At some point I can already tell I’m going to rant that the so-called “medieval witches of yore” were technopagans. Brooms? Knives? Those were modern inventions in 1250, yo. So they were totally using the tech they had, just like I am when I use an LED candle or put up an energy radiating mandala on my desktop background. Today, I speak of the latest of such brooms and besoms: my phone, R2D2.
I have recently come into possession of a Droid phone. I’ve named it R2D2. I am sad that it makes my friends jealous, because I would prefer them to respond with, “Hey, that’s helpful! I can’t wait until these are affordable to all!” This, alas, is not the general reaction. Even when we use the GPS. ((I do not have an Iphone because AT&T coverage sucks in the Cities. I got stuck with it for four years. I also never finished an entire phone conversation in that four years.))
But for now, in answer to a discussion I had ((I’m a very loose forum visitor because I have a hard time finding forums that merit repeat visits)) about Droids on some forum somewhere, I’m going to point out a few apps that are useful to neopagan mystical types. Someone had bemoaned there being “no pagan apps.” While nothing comes up when I search for Wicca and Pagan, I’m not bothered by the fact that it’s not labeled as such. English-speaking Droid users and app commenters tend to be very by the book – either atheist, Muslim or Christian – and the sheer amount of vitriol that gets spewed on magical thinkers makes it a bad idea to express openly that you take some of the divination tools, etc. seriously. Especially when you download them off Droid marketplace.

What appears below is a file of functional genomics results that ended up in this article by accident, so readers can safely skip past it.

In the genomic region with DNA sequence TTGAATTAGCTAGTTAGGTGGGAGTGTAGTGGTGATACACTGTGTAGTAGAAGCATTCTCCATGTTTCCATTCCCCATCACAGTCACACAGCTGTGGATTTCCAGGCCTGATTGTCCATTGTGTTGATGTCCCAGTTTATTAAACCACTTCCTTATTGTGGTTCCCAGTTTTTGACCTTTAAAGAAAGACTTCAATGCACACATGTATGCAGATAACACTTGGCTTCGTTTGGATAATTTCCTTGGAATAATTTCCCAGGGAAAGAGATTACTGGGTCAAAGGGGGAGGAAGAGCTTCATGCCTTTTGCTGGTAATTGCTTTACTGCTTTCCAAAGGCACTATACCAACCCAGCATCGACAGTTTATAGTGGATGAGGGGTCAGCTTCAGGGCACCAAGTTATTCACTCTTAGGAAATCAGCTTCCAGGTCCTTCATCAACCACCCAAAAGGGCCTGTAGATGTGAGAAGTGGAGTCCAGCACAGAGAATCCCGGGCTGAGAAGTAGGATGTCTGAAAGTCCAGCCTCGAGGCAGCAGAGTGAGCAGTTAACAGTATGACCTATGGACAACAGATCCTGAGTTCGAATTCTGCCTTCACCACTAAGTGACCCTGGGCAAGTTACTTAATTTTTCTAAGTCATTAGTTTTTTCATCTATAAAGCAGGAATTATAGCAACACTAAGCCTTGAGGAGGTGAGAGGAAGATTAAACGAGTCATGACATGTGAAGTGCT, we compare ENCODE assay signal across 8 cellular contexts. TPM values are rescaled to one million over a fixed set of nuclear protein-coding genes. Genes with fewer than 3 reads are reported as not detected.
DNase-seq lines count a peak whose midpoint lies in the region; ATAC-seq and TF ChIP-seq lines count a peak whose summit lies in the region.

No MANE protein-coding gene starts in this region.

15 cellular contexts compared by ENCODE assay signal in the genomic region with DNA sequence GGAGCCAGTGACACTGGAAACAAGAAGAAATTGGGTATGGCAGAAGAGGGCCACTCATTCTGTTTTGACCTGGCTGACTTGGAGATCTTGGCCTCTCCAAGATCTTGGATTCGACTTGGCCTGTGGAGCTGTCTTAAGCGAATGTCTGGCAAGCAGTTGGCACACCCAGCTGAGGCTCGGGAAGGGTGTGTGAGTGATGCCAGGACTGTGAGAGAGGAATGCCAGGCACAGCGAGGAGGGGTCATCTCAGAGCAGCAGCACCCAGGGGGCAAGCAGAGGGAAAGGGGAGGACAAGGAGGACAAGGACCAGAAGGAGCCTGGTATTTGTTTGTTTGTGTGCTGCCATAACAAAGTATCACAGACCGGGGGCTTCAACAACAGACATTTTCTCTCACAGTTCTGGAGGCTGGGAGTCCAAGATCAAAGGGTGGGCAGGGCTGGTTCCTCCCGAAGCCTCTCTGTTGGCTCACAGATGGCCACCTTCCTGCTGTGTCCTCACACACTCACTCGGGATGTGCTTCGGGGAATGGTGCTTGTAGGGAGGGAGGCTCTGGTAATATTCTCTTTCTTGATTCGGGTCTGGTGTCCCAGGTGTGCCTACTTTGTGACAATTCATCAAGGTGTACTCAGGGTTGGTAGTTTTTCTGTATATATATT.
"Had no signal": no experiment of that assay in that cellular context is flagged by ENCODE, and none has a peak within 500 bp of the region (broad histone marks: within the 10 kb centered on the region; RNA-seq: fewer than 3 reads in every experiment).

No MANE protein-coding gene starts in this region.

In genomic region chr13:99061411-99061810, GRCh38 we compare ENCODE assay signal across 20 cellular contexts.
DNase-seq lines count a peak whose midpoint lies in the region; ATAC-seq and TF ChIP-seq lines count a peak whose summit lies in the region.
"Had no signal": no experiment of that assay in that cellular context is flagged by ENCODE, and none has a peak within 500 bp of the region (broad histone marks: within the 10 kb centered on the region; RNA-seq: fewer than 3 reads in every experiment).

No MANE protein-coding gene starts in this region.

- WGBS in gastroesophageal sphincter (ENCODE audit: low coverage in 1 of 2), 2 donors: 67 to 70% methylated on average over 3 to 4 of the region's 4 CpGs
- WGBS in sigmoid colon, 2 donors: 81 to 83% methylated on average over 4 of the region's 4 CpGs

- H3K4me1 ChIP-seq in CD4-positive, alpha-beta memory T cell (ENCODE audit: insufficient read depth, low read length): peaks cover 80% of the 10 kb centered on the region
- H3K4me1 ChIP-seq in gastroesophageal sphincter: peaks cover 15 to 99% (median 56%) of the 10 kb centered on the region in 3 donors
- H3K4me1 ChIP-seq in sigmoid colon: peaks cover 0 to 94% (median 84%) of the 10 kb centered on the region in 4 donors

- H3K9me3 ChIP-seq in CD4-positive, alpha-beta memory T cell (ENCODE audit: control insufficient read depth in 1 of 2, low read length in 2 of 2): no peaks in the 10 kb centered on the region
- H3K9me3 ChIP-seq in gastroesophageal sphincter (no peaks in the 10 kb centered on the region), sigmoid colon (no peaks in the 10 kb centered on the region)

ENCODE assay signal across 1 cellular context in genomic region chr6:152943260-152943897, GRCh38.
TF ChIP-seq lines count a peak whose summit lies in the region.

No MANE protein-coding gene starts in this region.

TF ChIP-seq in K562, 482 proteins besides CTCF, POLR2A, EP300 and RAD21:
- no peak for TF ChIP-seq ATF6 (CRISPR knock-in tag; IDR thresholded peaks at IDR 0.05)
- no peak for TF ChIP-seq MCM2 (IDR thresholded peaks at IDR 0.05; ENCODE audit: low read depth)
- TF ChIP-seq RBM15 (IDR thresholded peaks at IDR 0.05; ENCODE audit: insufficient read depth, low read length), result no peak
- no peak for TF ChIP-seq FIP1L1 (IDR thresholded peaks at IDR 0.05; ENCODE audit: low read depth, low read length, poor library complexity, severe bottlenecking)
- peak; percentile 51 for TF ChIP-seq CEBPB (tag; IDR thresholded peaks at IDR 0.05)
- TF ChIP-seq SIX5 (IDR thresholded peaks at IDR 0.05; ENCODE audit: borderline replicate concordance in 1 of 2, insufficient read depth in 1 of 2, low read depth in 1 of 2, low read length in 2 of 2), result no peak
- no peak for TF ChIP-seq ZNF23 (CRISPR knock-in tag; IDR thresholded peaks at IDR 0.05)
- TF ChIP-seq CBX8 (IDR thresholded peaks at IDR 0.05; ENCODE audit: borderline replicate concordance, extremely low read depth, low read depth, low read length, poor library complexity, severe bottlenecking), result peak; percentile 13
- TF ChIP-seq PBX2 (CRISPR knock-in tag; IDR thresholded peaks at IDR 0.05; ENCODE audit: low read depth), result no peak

There are a lot of decent features already built into the phone: you can add some programs from your computer directly, and there’s already an mp3 player, camera (video and still) and speakerphone built in. It also has GPS and bluetooth capability; the bluetooth you have to order ((and I’m scared to use much because I watch a lot of Doctor Who.)) The other thing that makes this phone interesting is how Amiga -like it is in its upgrades. Yes, you can install all sorts of updates with programs on your computer until the OS changes, but the Droid has something so far beyond it that the camera itself – formerly a mechanical only invention – can be upgraded by a remote update. It’s fascinating.
So, having figured out how to make maximum use of my Droid before I started downloading new toys, I’ve found the following apps downloaded most useful when you’re a mystical type:
All this does is show a fire roaring away. While it seemingly has only novelty value, I’ve found that just having the visual set out in the middle of a table helps people get relaxed and chatty.